1098 Words Nov 8th, 2013 5 Pages
Danaher Study Questions

Study questions:

1) What is your assessment of the Danaher's diversification strategy? How does Danaher create value through diversification and mergers and acquisitions? What concerns do you have with their strategy?

3) What is your analysis of how Danaher manages diversification?

4) What is your assessment of Danaher's approach to post merger integration?

5) What can we learn from Danaher?

LVMH: Managing the Multi-Brand Conglomerate

Study Questions

1. What is your assessment of LVMH’s diversification? Does it make sense for the company to compete on a scope that includes champagne, jewelry, fashion, cosmetics, and retailing? How does it add value to its different businesses? Is
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Even leather jackets which were worn by motorcyclists as a protective device acquired an unsavory image. A 1953 movie called "The Wild Ones" starring a 650cc Triumph, a black leather jacket and Marlon Brando gave the rowdy motorcyclists wide media coverage. The stereotype of the motorcyclist was a leather jacketed, teenage troublemaker.
Honda established an American subsidiary in 1959 American Honda Motor Company. This was in sharp contrast to other foreign producers who relied on distributors. Honda's marketing strategy was described in the 1963 annual report as "With its policy of selling, not primarily to confirmed motorcyclists but rather to members of the general public who had never before given a second thought to a motorcycle." Honda started its push in the U.S. market with the smallest, lightweight motorcycles. It had a three speed transmission, an automatic clutch, five horsepower (the American cycle only had two and a half), an electric starter and step through frame for female riders. And it was easier to handle. The Honda machines sold for under $250 in retail compared with $1,000 $1,500 for the bigger American or British machines. Even at that early date Honda was probably superior to other competitors in productivity.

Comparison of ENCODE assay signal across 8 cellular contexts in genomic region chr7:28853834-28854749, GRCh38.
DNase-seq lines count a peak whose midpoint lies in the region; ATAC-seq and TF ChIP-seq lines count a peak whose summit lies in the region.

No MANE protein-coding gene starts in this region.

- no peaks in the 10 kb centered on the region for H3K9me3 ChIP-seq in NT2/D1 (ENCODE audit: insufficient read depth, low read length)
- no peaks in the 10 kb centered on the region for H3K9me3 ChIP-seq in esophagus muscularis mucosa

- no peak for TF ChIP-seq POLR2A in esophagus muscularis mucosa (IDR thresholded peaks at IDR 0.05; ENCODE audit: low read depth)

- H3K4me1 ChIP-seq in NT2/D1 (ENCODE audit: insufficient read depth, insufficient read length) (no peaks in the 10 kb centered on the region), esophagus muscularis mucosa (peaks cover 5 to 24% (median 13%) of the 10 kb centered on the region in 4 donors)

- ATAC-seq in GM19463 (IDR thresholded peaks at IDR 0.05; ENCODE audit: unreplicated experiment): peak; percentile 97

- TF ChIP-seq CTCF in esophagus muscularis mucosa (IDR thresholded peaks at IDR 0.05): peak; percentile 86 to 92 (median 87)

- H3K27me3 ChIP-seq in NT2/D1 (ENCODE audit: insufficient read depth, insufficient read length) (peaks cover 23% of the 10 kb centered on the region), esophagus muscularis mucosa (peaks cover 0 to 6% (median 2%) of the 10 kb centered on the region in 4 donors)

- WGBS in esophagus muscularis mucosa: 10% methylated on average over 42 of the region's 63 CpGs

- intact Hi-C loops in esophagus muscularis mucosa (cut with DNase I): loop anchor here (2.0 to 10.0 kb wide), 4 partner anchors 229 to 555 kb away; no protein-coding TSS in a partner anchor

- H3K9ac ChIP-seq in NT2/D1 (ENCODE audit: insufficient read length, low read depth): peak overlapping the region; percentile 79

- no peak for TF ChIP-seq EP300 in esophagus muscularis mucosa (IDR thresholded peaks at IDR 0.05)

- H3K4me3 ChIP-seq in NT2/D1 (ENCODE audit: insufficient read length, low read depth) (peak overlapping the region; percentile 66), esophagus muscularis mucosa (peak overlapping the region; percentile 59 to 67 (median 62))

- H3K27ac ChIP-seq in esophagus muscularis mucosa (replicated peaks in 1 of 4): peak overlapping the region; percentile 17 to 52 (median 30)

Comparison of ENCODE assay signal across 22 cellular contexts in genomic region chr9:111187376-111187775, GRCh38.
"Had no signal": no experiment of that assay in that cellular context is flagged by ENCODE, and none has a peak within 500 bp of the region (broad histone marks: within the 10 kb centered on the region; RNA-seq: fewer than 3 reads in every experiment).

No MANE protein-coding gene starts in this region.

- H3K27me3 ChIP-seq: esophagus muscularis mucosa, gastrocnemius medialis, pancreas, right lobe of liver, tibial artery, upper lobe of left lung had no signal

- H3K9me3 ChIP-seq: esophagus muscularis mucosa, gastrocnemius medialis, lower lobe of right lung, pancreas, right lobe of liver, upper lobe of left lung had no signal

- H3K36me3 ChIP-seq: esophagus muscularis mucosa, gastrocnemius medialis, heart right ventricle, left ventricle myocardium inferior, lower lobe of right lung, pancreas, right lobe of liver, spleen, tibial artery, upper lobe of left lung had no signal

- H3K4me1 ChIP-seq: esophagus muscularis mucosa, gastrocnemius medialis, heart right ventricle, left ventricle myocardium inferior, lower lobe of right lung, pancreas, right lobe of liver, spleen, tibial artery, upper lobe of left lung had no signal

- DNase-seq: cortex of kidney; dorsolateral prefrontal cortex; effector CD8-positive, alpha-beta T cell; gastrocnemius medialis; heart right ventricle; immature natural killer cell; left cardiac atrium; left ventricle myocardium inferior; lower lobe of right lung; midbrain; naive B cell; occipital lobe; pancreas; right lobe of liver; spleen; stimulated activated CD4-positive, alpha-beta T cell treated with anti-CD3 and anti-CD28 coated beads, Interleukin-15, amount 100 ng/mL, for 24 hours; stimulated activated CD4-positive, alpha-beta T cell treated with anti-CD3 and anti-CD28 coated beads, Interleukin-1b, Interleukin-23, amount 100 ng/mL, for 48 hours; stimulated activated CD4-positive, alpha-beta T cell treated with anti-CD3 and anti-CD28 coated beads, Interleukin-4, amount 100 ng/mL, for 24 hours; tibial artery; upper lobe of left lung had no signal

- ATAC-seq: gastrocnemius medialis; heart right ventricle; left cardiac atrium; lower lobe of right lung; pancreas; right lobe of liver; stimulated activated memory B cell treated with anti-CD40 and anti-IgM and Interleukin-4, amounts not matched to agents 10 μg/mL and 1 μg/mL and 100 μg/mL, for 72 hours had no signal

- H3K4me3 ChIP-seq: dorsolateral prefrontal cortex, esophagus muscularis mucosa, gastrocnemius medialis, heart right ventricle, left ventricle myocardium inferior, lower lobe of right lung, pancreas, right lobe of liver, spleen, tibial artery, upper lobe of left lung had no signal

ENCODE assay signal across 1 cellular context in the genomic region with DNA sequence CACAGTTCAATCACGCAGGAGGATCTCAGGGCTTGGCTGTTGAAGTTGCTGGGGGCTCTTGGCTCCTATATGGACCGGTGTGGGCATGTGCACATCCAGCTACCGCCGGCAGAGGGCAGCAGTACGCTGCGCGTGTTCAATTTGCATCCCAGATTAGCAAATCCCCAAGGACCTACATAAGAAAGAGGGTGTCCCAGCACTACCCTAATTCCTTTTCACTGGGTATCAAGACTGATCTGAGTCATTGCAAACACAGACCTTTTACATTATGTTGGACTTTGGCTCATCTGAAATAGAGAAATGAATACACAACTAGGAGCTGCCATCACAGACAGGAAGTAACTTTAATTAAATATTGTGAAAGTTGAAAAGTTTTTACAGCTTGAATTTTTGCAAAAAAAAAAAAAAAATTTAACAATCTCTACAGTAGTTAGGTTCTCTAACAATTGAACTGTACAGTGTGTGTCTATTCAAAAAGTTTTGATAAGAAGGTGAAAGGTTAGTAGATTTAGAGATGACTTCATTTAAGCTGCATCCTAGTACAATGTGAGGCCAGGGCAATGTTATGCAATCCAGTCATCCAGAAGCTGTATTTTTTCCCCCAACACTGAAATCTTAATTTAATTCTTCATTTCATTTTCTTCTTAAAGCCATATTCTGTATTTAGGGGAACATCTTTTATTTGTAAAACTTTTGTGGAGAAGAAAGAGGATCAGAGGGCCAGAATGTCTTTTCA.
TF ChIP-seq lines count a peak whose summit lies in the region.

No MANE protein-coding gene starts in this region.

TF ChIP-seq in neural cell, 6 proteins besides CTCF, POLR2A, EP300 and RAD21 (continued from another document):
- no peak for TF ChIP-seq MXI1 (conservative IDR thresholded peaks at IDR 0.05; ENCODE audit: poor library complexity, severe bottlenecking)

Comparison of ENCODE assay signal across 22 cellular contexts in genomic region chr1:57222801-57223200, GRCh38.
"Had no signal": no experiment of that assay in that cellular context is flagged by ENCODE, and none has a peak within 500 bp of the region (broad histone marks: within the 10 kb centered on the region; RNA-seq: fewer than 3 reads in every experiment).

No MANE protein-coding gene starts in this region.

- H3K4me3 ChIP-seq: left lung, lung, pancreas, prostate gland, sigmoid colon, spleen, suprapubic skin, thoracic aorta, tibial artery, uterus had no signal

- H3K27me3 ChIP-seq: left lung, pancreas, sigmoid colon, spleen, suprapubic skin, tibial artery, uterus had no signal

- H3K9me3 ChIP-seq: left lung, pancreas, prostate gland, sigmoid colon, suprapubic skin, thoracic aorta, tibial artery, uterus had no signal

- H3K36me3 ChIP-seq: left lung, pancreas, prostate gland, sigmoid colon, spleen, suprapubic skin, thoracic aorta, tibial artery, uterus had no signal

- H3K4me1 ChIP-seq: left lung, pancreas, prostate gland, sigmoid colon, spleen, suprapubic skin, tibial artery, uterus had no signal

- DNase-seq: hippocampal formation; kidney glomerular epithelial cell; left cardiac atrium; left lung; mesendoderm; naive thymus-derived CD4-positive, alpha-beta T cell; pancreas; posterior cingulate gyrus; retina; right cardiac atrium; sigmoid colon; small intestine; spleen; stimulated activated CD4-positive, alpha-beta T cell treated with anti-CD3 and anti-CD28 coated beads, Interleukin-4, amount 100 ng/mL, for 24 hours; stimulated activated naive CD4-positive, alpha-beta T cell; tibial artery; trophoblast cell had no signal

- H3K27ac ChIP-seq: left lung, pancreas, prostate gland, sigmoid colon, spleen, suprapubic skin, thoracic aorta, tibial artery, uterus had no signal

By June 1960 Honda's Research and Development effort was staffed with 700 designers/engineers. This might be contrasted with 100 engineers/draftsmen employed by . . . [European and American competitors]. In 1962

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